The book struck a nerve, but has also met with strong criticism. The Financial Times accused Piketty of serious statistical errors that undermined his conclusions. (Piketty responded at length to the FT, saying he did not find its rather technical objections “particularly constructive,” though he did allow that his historical data series could and should be improved upon in the future.) Other commentators have found his definition of capital problematic in concentrating on physical assets rather than household wealth and his somewhat utopian recommendations for a global wealth tax unconvincing.

2. Yanis Varoufakis – Economist, Greece/Australia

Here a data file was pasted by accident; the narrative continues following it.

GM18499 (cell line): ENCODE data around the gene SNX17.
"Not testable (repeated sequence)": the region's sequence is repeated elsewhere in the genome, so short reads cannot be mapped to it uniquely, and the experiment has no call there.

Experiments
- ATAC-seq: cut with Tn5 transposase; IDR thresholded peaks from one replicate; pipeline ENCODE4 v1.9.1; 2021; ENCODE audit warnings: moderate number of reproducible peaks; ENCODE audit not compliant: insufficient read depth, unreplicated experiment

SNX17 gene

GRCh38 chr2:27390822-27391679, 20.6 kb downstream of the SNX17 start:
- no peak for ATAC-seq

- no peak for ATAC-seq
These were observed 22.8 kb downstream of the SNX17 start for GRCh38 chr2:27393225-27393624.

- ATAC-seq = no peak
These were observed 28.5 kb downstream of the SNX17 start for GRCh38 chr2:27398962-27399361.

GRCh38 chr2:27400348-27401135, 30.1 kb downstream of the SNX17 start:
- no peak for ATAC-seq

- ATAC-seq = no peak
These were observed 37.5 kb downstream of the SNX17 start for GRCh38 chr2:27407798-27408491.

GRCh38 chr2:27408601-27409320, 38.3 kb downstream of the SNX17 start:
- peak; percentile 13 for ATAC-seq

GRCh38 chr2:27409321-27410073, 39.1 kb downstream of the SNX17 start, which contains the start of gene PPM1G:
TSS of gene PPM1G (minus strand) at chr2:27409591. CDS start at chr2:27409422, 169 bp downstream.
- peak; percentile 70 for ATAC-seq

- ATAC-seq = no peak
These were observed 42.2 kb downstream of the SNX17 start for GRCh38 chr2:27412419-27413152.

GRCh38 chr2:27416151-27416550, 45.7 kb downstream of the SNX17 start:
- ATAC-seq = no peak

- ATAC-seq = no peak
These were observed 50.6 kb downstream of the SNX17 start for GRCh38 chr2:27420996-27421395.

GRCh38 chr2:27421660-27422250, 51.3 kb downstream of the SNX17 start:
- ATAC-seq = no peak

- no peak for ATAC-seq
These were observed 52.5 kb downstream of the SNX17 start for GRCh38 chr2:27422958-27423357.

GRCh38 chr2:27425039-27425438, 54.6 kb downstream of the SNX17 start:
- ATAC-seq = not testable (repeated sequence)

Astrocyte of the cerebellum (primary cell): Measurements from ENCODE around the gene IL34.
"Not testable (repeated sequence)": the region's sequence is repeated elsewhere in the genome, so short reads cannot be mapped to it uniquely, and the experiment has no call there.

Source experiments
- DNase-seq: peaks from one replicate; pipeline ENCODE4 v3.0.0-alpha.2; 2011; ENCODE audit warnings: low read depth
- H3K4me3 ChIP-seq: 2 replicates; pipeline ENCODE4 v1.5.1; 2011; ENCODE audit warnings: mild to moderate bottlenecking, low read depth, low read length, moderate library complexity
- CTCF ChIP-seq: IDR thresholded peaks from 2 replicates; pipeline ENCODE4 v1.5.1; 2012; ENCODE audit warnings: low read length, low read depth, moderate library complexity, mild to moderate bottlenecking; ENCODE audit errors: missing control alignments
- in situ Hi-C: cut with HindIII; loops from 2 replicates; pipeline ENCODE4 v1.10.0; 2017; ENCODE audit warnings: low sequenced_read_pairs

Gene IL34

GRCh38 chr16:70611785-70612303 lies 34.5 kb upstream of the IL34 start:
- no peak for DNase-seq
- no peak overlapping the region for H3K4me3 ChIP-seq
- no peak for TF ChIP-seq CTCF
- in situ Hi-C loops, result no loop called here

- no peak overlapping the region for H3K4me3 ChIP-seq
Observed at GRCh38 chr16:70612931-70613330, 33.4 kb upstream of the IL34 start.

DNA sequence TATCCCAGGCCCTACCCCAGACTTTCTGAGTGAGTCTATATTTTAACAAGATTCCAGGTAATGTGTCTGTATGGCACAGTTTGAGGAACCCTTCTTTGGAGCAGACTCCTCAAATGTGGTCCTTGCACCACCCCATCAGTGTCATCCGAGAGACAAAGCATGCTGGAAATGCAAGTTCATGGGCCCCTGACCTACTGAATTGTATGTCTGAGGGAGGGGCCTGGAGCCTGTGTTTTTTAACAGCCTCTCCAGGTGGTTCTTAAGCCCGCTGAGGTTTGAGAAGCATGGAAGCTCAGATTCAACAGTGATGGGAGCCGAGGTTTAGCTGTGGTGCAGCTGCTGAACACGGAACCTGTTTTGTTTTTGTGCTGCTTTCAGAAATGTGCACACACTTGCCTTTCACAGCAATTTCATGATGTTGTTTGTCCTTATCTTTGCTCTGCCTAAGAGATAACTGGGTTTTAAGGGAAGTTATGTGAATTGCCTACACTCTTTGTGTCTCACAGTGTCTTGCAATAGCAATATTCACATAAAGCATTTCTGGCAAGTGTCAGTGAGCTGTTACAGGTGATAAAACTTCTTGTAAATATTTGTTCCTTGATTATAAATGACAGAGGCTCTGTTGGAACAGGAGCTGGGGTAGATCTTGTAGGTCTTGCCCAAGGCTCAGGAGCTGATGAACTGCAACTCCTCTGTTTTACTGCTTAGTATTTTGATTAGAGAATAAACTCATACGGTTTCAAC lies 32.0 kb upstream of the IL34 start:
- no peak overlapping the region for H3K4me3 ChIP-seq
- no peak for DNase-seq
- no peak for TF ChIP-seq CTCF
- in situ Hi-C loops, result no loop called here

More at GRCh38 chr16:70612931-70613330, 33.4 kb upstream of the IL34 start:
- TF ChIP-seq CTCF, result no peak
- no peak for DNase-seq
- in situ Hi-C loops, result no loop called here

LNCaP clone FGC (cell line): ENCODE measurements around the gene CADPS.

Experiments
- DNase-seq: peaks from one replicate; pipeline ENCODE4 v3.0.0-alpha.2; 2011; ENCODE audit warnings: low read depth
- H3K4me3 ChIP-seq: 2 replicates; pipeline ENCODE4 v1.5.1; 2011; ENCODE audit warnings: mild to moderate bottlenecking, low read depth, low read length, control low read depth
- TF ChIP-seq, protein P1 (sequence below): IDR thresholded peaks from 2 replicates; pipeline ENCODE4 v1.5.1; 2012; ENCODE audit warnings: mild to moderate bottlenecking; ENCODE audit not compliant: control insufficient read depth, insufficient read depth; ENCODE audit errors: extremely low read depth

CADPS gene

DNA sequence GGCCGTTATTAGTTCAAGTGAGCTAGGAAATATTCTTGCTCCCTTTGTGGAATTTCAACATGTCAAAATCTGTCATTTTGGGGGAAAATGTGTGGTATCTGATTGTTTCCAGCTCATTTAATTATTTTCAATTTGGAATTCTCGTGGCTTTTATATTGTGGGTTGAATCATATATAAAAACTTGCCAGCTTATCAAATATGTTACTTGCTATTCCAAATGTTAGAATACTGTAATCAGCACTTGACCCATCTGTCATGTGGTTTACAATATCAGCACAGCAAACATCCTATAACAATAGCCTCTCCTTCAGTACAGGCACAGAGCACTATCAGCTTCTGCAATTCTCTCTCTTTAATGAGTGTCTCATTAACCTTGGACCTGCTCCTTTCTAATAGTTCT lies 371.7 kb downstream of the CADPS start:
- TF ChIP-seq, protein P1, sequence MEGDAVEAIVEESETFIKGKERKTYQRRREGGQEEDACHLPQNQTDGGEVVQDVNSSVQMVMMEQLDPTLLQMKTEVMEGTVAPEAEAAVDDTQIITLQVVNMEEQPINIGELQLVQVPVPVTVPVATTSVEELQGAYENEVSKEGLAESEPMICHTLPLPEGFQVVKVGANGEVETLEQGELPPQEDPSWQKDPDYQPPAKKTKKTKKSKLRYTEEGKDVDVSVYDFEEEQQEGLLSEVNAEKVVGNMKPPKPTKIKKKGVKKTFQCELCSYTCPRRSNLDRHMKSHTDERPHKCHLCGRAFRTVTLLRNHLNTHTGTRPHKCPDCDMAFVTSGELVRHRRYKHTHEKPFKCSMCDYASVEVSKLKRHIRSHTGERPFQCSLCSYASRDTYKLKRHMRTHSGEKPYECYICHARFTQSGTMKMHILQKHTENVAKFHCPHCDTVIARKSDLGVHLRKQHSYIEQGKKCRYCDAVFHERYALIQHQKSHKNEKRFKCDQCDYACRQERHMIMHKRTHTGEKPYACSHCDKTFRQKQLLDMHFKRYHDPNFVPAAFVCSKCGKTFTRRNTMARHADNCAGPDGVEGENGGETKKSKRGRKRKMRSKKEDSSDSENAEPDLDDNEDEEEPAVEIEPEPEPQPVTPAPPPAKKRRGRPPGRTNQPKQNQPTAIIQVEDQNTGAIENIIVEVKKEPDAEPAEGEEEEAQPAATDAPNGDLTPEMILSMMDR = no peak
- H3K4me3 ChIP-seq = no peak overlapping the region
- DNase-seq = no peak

yanis varoufakisSyriza’s victory in January’s Greek general election was in no small part due to the efforts of Yanis Varoufakis, now installed as Finance Minister. Varoufakis, who holds a PhD in game theory from the University of Essex, and calls himself an “accidental economist,” first set out an alterntive to German-imposed austerity in 2010. The restructuring of Greece’s debt that Varoufakis has been trying to sell to other eurozone leaders has its origins in those proposals. Whether Varoufakis succeeds in persuading Angela Merkel of its merits remains to be seen. The portents, however, are not auspicious—some European leaders are said to be tiring of Varoufakis’s habit of saying one thing in negotiations in Brussels and another to audiences at home.